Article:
I was walking around the grounds at the Center for Urban Horticulture last week looking for a plant to feature in the May edition of our Plant Profiles. While walking through the Fragrance Garden a really cool-looking rhododendron caught my eye, just about to bloom. Little did I know just how cool this rhododendron was until I started researching it! Rhododendron edgeworthii is a species rhododendron and belongs to the lepidote (scaly leaved) group.Read more
1) Acer palmatum ‘Beni otake’ “Big Red Bamboo”
This linearilobum type of Japanese maple has long, strap-like lobes to its leaves and an upright-layered form.
Fall color of this maple is deep crimson and can be seen next to parking lot 11 in the Woodland Garden.
2) Acer palmatum ’Shigitatsu sawa’ “Snipes, quacking, flying up from a swamp”
This variegated Japanese maple of the Amoenum type has a pale yellow blade, divided by deep green veins with a pale pinkish blush at the lobe tips.Read more
Erica Husting is a current graduate student at the University of Washington studying to get her Masters in Library and Information Sciences (MLIS). With a love for all things books and information, Erica hopes to one day work in a library and contribute to the institutions that inspired her passion to read and explore.
Erica is a volunteer with the Elisabeth C.
1) Amelanchier X spicata Serviceberry
This shrubby, multi-stemmed tree, native to United States and Canada, has an impressive spring display of white flowers.
We have lost a couple of our Amelanchier due to past winters; the remaining collections reside south of the Centennial Garden on Azalea Way.
Amelanchier are being planted more frequently in the urban environment for beauty and the value for wildlife.
The Miller Library’s Regional Garden Tour & Plant Sale Calendar compiles a list of sales that take place all over the Pacific Northwest.Read more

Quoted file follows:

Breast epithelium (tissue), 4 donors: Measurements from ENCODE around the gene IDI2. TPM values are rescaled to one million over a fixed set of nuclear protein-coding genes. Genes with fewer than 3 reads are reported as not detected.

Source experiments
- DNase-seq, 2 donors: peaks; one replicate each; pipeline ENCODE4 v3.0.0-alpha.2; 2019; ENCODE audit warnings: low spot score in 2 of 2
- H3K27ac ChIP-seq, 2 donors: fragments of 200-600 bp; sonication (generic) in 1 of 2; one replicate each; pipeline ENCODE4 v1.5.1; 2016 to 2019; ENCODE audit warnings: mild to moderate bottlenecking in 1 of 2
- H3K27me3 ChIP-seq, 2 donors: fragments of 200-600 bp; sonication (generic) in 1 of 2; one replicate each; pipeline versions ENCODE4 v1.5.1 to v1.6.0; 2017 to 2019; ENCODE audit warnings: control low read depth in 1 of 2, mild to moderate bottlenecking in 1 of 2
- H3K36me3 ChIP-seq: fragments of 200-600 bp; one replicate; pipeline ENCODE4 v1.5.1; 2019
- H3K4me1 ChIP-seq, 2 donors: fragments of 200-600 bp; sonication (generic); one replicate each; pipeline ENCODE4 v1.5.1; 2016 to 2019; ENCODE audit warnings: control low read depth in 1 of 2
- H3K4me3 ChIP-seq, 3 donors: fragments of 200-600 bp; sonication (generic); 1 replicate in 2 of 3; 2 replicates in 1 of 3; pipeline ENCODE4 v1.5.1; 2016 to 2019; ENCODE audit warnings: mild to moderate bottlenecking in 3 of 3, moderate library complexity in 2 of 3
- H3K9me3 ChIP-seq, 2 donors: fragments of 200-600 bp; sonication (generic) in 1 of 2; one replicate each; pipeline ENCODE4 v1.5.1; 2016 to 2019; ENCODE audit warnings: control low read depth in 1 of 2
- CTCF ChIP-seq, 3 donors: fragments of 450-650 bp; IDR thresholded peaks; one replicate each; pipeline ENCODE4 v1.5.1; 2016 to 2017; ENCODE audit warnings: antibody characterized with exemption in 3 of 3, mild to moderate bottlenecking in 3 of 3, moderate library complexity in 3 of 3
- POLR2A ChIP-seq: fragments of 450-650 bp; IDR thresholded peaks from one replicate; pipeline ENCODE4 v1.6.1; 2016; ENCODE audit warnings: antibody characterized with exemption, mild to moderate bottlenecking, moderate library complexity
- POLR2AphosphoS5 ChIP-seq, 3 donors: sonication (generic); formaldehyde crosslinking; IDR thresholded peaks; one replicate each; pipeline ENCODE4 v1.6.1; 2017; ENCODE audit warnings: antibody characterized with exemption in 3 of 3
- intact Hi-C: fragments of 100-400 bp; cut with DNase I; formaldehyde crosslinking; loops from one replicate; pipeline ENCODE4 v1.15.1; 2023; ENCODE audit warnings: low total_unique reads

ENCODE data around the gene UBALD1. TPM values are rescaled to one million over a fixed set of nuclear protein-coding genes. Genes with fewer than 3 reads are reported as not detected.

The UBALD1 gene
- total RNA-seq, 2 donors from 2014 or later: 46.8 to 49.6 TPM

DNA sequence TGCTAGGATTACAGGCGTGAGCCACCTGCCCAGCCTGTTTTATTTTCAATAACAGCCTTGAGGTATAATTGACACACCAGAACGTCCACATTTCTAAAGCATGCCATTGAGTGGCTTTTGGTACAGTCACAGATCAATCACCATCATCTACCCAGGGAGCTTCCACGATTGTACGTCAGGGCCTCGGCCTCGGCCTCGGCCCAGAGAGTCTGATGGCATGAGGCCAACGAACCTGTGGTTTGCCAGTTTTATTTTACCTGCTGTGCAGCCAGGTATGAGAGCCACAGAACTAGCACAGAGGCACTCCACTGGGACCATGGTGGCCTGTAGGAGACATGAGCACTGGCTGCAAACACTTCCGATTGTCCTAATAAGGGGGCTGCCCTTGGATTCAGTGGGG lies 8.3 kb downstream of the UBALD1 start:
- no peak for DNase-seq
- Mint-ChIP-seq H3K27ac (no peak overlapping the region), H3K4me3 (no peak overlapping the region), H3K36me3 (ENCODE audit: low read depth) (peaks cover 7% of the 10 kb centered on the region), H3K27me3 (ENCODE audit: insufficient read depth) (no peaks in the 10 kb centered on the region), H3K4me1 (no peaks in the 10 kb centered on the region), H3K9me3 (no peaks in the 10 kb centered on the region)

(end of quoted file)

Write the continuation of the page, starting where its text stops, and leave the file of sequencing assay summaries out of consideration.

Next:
Each year, the Washington Rare Plant Care and Conservation Program (Rare Care) designates a handful of species as focus species – species that we are attempting to monitor all known populations on public lands within a three to five year period. This year, we added snow cinquefoil (Potentilla nivea) to our list of focus species.
In Washington, snow cinquefoil is a relic of a much colder period, when glaciers covered the northern part of the state.
The Washington Rare Plant Care and Conservation program (Rare Care) is beginning a new initiative with the National Park Service to monitor rare plant species in alpine communities and bank their seeds in the Miller Seed Vault. This work will occur over the next three years at: Mount Rainier, North Cascades, and Olympic National Parks (NP). The primary goals are to improve our understanding of the vulnerabilities of sensitive alpine plants to climate change and to develop management strategies to alleviate impacts of a warming climate.Read more
There are a few hundred books left over after a very successful Garden Lovers’ Book Sale and now most are free or $1.00!Read more
The Beauty Japanese plum first entices bees in early spring with sweet-smelling flowers and then temps humans with luscious red fruit in mid summer.Read more
The April Plant Profile is the stunning Cornus purpurea-flavus, also known as the Purple and Gold Dawgwood. Native to Western Washington, this shrub has the potential to be boundless, so don’t try and fence it in. It can tolerate a lot of rain, but can be affected by heavy snowfall. These Dawgwoods can flower at any time of the year, but blooms are most prolific in June.Read more